State Competence and Economic Growth in Japan

State Competence and Economic Growth in Japan

State Competence and Economic Growth in Japan

State Competence and Economic Growth in Japan

Excerpt

The legislature, were it possible that its deliberations could be always directed, not by the clamorous importunity of partial interest but by an extensive view of the general good, ought upon this very account, perhaps, to be particularly careful neither to establish any new monopolies of this kind, nor to extend further those which are already established. Every such regulation introduces some degree of real disorder into the constitution of the state, which it will be difficult afterwards to cure without occasioning another disorder.

To expect, indeed, that freedom of trade should ever be entirely restored in Great Britain, is as absurd as to expect that an Oceana or Utopia should ever be established in it. Not only the prejudices of the public, but what is much more unconquerable, the private interests of many individuals, irresistibly oppose it…. The member of parliament who supports every proposal for strengthening this monopoly, is sure to acquire not only the reputation of understanding trade, but great popularity and influence with an order of men whose numbers and wealth render them of great importance. If he opposes them, on the contrary, and still more if he has authority enough to be able to thwart them, neither the most acknowledged probity, nor the highest rank, nor the greatest public services, can protect him from the most infamous abuse and detection, from personal insults, nor sometimes from real danger, arising from the insolent outrage of furious and disappointed monopolists.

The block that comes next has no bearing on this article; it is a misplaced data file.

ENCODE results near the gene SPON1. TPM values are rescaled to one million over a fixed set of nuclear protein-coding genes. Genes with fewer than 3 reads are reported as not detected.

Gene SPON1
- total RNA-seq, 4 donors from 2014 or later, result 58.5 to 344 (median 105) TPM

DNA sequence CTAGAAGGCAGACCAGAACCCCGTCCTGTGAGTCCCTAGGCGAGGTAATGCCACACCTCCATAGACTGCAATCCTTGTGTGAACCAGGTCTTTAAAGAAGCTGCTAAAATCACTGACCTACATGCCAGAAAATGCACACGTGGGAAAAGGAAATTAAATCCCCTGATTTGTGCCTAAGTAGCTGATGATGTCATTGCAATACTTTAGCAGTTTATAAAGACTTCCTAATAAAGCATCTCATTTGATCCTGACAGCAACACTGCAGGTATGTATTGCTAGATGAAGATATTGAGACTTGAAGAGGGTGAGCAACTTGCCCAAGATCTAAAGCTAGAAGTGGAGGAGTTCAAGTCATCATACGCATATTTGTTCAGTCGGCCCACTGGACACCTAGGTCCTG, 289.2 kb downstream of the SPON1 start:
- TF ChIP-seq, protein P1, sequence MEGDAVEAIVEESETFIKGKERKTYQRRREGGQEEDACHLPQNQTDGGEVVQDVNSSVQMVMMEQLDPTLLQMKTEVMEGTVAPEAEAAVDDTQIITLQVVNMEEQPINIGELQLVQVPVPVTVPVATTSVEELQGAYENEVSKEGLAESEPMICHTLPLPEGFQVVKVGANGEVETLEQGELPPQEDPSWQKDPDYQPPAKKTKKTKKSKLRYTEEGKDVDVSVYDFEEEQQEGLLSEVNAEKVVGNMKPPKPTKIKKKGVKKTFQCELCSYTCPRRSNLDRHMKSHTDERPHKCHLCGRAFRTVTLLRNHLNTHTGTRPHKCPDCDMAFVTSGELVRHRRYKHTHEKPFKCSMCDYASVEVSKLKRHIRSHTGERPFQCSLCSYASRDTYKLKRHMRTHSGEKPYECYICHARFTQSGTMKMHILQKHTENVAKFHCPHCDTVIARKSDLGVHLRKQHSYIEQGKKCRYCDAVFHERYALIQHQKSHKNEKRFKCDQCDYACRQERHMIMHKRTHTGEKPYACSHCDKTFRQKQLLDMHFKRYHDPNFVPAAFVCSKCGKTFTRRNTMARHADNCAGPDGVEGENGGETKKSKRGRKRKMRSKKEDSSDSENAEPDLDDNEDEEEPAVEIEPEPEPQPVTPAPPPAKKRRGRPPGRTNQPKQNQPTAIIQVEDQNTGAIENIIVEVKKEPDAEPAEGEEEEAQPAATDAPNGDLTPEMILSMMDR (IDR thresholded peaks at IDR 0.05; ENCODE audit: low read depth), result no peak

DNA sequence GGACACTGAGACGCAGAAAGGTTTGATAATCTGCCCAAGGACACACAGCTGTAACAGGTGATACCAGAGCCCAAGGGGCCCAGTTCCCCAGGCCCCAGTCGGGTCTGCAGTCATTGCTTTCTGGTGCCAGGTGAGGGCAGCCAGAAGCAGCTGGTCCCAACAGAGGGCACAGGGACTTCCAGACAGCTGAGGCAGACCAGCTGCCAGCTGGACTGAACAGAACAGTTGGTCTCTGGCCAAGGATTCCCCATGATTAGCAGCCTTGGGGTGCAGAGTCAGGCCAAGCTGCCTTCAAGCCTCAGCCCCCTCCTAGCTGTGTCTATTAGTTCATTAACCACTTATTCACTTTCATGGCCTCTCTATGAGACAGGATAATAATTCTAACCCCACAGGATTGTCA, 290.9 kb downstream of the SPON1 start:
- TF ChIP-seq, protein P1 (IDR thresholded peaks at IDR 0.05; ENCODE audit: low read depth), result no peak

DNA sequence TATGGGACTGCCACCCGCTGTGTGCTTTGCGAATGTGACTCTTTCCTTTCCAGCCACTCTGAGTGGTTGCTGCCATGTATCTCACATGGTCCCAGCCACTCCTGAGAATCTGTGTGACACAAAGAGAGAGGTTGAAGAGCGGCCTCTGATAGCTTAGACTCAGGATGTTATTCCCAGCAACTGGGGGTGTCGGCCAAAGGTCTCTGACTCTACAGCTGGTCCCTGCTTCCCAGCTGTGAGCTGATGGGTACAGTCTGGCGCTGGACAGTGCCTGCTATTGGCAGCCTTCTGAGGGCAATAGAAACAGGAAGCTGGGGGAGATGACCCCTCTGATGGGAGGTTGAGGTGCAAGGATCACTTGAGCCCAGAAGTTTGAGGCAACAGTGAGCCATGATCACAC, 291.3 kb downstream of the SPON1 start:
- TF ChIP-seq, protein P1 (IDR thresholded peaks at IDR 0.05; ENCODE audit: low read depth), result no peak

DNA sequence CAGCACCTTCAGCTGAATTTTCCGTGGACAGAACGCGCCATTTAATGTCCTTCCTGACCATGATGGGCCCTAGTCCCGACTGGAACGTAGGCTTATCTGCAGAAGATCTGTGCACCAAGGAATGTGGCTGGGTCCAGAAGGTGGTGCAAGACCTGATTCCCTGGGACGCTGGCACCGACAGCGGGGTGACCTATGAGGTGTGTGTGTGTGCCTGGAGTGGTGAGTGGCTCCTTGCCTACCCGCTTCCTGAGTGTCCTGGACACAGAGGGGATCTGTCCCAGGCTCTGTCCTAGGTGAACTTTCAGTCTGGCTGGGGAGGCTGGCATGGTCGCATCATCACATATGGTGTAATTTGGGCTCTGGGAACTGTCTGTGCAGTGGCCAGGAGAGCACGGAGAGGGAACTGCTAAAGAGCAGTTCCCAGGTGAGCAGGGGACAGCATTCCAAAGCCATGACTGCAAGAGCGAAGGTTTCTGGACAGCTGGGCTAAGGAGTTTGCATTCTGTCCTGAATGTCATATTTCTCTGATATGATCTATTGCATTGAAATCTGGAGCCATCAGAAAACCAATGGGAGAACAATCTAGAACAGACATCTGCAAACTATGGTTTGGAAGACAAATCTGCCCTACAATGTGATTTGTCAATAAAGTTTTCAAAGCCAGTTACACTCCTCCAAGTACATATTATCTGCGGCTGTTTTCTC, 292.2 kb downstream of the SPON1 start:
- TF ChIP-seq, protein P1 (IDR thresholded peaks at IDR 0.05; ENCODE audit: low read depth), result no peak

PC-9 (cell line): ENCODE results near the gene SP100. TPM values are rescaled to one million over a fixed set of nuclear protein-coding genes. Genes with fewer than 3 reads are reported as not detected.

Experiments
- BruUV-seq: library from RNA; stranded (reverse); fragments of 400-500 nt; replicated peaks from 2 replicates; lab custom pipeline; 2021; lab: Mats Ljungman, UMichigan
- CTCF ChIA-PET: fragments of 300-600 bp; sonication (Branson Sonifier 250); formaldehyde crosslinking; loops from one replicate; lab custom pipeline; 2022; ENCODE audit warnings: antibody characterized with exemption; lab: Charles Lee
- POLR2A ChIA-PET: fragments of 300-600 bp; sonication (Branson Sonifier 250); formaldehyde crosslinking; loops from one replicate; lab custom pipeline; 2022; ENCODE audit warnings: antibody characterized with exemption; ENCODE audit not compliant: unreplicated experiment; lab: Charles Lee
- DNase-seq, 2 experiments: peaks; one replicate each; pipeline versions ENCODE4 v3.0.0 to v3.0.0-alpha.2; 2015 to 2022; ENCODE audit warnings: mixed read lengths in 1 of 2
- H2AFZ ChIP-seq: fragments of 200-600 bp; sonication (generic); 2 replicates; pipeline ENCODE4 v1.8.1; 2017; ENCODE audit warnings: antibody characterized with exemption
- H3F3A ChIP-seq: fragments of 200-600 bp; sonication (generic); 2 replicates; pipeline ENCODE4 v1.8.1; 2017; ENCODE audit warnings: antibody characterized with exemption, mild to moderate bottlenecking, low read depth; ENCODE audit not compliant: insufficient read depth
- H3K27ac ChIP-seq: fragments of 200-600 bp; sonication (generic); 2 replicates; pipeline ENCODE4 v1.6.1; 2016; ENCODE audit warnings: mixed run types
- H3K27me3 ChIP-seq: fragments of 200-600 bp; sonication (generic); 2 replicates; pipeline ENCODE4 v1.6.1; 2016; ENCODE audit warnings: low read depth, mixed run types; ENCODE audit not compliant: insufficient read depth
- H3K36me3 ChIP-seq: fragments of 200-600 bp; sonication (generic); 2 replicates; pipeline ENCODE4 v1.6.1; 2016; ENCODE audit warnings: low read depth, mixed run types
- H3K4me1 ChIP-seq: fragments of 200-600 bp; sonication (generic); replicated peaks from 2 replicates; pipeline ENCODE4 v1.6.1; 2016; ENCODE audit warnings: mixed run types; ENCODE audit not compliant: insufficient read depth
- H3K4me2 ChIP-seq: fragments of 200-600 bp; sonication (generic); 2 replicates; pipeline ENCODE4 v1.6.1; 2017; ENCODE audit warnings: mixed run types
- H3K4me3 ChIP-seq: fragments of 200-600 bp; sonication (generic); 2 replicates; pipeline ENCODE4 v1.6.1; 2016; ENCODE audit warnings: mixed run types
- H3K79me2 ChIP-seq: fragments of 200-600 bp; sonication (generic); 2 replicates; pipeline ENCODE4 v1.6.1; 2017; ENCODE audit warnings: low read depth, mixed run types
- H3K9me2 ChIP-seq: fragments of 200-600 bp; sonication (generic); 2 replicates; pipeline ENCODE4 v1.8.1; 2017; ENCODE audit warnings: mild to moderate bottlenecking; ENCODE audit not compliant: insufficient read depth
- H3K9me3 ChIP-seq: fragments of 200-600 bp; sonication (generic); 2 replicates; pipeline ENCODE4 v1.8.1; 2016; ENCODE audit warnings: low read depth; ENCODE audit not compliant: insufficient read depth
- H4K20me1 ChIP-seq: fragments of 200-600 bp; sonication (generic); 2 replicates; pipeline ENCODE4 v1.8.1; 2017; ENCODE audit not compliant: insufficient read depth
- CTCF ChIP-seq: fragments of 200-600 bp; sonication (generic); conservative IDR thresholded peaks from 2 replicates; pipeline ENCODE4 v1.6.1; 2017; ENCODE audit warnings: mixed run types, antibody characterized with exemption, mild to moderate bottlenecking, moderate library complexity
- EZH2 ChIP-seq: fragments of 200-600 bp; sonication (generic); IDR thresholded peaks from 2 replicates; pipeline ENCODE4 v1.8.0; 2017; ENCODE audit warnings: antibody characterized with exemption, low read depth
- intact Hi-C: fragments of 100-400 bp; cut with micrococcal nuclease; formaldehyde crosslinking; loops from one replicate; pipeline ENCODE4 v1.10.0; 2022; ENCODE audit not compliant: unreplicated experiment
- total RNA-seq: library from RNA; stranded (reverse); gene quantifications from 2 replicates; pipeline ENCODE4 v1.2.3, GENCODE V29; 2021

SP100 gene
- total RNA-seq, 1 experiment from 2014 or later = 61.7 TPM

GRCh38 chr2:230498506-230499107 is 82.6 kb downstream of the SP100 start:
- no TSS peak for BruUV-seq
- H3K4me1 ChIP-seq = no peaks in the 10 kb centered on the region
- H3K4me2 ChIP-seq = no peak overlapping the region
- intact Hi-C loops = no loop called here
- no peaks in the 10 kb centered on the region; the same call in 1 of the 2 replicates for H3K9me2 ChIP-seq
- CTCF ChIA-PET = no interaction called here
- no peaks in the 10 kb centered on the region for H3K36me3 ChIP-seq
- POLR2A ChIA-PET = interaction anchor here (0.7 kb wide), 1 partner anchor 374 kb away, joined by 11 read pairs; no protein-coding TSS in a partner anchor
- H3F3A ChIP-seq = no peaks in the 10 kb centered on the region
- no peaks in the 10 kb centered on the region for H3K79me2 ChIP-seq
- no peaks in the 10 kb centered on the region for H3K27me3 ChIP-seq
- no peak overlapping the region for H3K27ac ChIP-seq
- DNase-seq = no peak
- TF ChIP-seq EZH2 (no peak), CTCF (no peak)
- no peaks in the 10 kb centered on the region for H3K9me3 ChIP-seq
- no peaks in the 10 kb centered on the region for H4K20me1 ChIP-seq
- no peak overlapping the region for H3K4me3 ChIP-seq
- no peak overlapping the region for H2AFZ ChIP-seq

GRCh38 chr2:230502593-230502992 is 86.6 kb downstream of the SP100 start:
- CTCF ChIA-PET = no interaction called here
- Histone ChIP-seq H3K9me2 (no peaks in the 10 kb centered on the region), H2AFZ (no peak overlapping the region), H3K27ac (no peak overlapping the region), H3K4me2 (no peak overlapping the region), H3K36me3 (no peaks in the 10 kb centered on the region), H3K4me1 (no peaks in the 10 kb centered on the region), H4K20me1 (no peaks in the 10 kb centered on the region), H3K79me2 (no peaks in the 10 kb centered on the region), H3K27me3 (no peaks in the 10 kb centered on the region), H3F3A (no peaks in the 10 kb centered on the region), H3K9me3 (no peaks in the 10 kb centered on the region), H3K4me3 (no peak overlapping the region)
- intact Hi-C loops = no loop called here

(Adam Smith 1776: pp. 437-8)

This statement, with which Adam Smith expressed his view of the state more than 200 years ago, has stronger public support in contemporary Japan than in Smith's time. In modern Japan, 'administrative reform and deregulation' have become the slogans of the day. The same is true of many other economies as well. Across the globe, voters in democratic economies stand united in their hope for a less regulated world.

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